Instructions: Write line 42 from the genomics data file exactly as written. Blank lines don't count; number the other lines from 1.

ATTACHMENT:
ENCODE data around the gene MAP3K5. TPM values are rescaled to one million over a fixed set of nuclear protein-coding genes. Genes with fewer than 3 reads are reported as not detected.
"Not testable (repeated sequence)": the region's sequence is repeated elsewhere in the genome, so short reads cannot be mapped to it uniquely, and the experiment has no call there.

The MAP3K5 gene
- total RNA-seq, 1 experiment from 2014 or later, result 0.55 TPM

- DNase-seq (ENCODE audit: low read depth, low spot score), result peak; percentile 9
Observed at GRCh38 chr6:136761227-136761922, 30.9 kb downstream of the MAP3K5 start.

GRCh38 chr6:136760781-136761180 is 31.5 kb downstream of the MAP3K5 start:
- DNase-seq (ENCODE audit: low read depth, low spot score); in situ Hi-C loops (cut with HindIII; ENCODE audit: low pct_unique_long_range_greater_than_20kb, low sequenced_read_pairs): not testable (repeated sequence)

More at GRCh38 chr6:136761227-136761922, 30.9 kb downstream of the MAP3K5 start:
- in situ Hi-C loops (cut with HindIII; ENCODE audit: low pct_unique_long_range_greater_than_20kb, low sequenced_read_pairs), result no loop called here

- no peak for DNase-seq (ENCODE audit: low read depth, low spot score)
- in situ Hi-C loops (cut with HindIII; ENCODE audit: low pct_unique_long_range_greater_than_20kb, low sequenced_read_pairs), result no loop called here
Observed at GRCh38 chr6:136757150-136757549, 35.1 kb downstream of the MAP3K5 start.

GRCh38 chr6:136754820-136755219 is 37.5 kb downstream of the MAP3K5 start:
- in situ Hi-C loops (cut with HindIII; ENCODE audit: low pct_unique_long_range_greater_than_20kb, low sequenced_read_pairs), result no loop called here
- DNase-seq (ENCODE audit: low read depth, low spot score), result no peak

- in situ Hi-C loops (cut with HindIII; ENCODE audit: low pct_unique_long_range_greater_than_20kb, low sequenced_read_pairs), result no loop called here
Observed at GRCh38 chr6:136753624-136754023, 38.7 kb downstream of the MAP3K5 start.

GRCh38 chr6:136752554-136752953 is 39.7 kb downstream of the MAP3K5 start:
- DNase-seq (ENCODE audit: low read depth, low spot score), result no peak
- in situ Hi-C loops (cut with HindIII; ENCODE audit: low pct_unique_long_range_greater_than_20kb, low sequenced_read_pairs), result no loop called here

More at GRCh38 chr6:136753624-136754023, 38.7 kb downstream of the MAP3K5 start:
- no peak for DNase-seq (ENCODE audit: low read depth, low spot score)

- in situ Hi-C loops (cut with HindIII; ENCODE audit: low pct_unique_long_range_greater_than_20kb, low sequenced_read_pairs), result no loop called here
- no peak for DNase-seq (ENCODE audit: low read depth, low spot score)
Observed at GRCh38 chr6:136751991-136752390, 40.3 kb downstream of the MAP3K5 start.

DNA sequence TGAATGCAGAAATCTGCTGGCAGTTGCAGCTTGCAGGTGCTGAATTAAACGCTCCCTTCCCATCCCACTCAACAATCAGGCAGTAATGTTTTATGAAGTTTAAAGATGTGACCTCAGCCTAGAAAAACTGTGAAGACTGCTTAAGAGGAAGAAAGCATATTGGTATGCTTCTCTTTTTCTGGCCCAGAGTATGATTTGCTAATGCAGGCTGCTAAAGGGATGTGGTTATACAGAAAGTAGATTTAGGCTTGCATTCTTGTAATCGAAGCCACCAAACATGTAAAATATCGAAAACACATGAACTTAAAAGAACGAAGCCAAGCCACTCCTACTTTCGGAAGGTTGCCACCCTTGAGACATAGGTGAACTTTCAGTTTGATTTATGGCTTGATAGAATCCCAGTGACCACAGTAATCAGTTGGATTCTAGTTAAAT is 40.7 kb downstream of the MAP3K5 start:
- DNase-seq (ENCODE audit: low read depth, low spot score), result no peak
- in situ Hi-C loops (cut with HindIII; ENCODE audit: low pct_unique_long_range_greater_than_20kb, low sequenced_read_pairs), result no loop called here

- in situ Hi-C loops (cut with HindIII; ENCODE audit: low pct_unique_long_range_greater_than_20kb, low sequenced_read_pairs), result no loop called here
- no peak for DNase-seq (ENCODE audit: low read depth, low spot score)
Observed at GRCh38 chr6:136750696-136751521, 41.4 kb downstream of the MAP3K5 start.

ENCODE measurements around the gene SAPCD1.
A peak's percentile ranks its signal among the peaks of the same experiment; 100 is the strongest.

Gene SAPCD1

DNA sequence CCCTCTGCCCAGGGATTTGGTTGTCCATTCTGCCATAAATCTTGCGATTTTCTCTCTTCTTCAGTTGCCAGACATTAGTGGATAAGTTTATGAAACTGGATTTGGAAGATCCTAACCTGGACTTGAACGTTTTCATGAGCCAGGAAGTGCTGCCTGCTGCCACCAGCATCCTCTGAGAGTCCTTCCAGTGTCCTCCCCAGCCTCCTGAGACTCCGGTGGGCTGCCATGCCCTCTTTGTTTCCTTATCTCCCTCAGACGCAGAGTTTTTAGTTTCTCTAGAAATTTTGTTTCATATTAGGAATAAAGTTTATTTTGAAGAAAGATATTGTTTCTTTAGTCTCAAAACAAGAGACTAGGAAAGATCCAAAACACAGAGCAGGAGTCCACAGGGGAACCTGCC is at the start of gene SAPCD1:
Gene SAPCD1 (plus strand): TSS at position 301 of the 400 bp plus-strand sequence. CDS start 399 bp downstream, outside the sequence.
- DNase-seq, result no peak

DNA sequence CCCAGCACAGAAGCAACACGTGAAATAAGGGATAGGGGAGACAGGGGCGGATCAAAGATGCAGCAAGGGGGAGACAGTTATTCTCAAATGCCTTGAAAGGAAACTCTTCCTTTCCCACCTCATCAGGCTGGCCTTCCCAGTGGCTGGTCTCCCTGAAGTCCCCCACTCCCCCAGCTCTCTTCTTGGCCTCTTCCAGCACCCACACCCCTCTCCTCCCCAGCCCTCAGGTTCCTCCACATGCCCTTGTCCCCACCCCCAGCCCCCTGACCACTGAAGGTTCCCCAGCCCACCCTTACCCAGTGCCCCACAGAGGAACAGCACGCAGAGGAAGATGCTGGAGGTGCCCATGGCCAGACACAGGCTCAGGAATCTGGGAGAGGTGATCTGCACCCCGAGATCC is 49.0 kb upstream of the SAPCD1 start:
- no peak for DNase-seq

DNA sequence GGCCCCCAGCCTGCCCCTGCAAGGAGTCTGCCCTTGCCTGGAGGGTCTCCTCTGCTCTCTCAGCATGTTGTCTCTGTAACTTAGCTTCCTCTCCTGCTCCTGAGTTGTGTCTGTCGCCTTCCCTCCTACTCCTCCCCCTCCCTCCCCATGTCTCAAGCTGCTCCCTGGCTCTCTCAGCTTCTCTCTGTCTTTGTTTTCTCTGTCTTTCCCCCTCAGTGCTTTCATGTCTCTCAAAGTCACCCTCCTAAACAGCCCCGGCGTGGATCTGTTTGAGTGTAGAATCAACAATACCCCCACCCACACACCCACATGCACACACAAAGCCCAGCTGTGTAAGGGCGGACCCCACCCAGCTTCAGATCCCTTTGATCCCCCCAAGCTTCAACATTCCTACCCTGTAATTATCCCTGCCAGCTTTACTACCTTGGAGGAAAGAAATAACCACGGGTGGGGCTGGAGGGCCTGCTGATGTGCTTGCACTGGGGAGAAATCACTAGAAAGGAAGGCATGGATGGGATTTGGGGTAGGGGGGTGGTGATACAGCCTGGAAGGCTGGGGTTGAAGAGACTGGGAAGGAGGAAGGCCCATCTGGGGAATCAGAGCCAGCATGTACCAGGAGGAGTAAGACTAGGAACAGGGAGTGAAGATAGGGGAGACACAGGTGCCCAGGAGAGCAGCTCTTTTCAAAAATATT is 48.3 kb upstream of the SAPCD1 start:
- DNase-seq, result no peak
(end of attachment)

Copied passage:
- DNase-seq, result no peak